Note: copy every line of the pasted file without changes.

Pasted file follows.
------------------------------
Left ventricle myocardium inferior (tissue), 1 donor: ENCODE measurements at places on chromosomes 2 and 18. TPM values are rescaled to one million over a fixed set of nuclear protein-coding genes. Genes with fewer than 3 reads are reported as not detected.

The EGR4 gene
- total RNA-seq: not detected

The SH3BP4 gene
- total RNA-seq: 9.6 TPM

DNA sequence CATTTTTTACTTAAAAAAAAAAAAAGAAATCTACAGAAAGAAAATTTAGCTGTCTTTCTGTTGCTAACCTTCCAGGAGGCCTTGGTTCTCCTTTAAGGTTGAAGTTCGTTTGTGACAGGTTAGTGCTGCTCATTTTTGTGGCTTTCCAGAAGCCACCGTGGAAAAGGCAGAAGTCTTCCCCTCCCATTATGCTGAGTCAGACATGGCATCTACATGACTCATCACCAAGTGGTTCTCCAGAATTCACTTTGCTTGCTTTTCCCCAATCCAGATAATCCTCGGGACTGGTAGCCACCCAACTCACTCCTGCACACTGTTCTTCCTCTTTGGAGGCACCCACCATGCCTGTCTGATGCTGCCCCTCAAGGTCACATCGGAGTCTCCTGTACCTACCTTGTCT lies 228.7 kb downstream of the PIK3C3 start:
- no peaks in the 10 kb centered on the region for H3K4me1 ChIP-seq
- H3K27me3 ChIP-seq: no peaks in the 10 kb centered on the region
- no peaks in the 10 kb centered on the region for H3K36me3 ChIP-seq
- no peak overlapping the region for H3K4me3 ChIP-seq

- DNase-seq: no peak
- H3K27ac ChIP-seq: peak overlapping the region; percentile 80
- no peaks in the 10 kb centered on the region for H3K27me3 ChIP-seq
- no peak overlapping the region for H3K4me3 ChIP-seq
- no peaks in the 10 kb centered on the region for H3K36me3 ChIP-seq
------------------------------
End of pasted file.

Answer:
Left ventricle myocardium inferior (tissue), 1 donor: ENCODE measurements at places on chromosomes 2 and 18. TPM values are rescaled to one million over a fixed set of nuclear protein-coding genes. Genes with fewer than 3 reads are reported as not detected.

The EGR4 gene
- total RNA-seq: not detected

The SH3BP4 gene
- total RNA-seq: 9.6 TPM

DNA sequence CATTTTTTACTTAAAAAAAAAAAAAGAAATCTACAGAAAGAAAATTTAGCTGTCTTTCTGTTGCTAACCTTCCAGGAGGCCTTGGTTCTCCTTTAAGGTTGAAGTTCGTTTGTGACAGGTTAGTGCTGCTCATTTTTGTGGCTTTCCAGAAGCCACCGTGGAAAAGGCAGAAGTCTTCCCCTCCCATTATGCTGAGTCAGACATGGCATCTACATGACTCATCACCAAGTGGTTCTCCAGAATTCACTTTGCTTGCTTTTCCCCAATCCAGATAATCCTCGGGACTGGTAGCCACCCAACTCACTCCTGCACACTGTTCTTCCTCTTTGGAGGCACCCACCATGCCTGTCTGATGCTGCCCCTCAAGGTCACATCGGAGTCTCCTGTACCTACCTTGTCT lies 228.7 kb downstream of the PIK3C3 start:
- no peaks in the 10 kb centered on the region for H3K4me1 ChIP-seq
- H3K27me3 ChIP-seq: no peaks in the 10 kb centered on the region
- no peaks in the 10 kb centered on the region for H3K36me3 ChIP-seq
- no peak overlapping the region for H3K4me3 ChIP-seq

- DNase-seq: no peak
- H3K27ac ChIP-seq: peak overlapping the region; percentile 80
- no peaks in the 10 kb centered on the region for H3K27me3 ChIP-seq
- no peak overlapping the region for H3K4me3 ChIP-seq
- no peaks in the 10 kb centered on the region for H3K36me3 ChIP-seq